How anyone could have doubted ‘The Power Of Love’ would be a hit I do not know, but shortly after its release, which was timed in with the premiere of ‘Back To The Future’, the song commenced its steady acceleration up the charts toward 88MPH, or #1, whichever came first. A promotional video was shot which featured Huey Lewis & the News performing the song, appropriately enough, at their favourite venue Uncle Charlies. Meanwhile, time travelling Doc Brown (Christopher Lloyd) pulls up outside in his DeLorean car, with optional temporal displacement extras. Huey Lewis & the News didn’t need money, nor fame, nor a credit card (a subtle reference to the band’s earlier name) to ride the train all the way to #1 with ‘The Power Of Love’. The song was fairly bursting at the seems with infectious hooks, and boasted a killer guitar solo from Chris Hayes that Marty McFly would have been proud of. By late August ‘85, ‘The Power Of Love’ sat atop the U.S. charts, supplanting ‘Shout’ by Tears For Fears, following suit in Australia a month later (UK#9), and shot Huey Lewis & the News to new and dizzying heights of commercial success (the song also garnered Academy Award and Grammy nominations).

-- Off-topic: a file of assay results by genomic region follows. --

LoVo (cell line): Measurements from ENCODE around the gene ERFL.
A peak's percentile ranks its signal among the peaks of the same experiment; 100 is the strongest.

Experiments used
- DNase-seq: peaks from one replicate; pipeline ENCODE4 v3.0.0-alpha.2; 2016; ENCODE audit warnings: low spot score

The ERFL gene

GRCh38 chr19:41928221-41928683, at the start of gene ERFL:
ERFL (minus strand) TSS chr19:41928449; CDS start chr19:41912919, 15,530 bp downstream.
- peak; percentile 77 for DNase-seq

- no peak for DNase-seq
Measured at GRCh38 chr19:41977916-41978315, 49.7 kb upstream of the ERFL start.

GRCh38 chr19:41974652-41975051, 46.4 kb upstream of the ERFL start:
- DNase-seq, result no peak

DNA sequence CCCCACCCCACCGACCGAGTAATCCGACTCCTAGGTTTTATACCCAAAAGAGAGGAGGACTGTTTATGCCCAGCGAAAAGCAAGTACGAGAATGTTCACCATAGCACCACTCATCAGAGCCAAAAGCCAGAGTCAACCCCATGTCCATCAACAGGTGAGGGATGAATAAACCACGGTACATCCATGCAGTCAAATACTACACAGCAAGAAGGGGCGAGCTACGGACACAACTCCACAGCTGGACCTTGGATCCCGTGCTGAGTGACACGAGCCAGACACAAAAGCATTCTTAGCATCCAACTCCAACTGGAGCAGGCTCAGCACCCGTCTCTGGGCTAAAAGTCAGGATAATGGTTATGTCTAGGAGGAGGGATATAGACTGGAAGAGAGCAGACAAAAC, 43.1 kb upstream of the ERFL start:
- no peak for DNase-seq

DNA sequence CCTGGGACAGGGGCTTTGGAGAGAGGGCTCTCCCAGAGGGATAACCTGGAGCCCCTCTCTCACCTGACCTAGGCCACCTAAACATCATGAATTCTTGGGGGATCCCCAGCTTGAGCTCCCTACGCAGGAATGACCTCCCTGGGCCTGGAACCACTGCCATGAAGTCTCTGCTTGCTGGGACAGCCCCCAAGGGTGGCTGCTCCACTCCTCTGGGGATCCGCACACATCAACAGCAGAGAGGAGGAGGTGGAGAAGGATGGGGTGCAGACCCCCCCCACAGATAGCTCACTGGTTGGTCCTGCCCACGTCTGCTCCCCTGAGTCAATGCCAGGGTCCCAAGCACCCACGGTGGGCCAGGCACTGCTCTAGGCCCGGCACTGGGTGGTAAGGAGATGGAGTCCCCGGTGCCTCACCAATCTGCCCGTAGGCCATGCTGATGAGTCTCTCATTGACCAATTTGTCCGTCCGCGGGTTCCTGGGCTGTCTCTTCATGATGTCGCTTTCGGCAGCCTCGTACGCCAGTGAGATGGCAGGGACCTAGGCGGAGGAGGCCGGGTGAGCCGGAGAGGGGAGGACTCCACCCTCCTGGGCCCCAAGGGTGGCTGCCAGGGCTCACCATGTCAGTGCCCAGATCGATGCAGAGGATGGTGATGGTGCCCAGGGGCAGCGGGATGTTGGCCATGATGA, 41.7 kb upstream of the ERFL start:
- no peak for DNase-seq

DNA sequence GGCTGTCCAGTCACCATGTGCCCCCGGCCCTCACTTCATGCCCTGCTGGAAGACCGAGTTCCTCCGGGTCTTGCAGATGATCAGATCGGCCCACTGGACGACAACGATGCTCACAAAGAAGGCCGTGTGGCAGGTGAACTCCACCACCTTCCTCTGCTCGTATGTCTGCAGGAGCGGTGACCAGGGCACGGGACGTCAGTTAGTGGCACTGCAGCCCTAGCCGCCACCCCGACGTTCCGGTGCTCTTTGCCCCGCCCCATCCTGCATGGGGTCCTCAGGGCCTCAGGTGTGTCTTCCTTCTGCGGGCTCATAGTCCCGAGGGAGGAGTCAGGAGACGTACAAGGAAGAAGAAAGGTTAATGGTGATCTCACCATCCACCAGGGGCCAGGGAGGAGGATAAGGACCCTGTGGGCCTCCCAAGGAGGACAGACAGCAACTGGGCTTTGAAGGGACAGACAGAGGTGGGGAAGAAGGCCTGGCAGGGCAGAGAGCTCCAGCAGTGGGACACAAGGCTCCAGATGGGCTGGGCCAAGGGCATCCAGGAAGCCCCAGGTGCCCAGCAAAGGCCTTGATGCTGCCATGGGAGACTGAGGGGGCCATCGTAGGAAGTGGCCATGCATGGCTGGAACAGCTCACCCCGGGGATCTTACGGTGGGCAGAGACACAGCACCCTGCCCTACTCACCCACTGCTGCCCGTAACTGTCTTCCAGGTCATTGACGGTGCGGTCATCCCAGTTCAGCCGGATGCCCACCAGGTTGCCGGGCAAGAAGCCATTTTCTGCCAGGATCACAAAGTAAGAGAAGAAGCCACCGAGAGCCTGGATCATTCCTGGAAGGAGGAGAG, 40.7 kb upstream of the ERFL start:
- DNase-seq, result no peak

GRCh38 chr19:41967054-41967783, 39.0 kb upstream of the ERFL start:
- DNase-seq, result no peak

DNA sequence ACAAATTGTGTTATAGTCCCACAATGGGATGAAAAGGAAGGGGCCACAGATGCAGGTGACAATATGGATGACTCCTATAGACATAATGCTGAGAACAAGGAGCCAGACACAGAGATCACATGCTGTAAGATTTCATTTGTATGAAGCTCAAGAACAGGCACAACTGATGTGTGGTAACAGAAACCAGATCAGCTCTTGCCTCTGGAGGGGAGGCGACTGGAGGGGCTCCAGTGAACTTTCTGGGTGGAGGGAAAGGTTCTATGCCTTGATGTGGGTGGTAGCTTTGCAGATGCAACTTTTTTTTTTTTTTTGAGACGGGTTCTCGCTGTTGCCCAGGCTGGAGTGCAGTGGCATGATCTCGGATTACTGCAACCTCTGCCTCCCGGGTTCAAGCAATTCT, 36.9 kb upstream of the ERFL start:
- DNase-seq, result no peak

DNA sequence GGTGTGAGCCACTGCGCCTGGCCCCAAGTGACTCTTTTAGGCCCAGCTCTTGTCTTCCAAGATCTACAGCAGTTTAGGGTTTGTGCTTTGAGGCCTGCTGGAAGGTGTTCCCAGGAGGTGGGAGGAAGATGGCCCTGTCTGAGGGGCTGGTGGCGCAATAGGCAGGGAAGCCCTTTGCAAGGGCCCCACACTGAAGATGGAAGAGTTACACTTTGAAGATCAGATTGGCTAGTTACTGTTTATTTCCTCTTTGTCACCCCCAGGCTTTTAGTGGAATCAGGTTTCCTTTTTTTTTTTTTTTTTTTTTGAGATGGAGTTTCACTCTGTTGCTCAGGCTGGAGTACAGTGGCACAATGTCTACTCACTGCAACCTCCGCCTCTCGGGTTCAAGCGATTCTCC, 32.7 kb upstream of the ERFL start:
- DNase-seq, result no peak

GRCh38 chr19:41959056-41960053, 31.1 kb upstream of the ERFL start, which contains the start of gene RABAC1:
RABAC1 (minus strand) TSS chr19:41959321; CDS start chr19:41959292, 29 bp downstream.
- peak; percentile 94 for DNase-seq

It’s fair to say that expectations for the next Huey Lewis & The News album were high, but fans would have to wait nearly a year for its arrival (unless they could borrow Doc Brown’s DeLorean). In between writing and recording material for a new album, Huey Lewis found time to provide backing vocals on old mate Nick Lowe’s 1986 hit, ‘I Knew The Bride (When She Used To Rock & Roll). Though three years had elapsed between album releases, the exceptional mileage gained from the ‘Sports’ single releases, coupled with the interim global #1, ‘The Power Of Love’, gave the impression that Huey Lewis & the News hadn’t been out of the spotlight at all.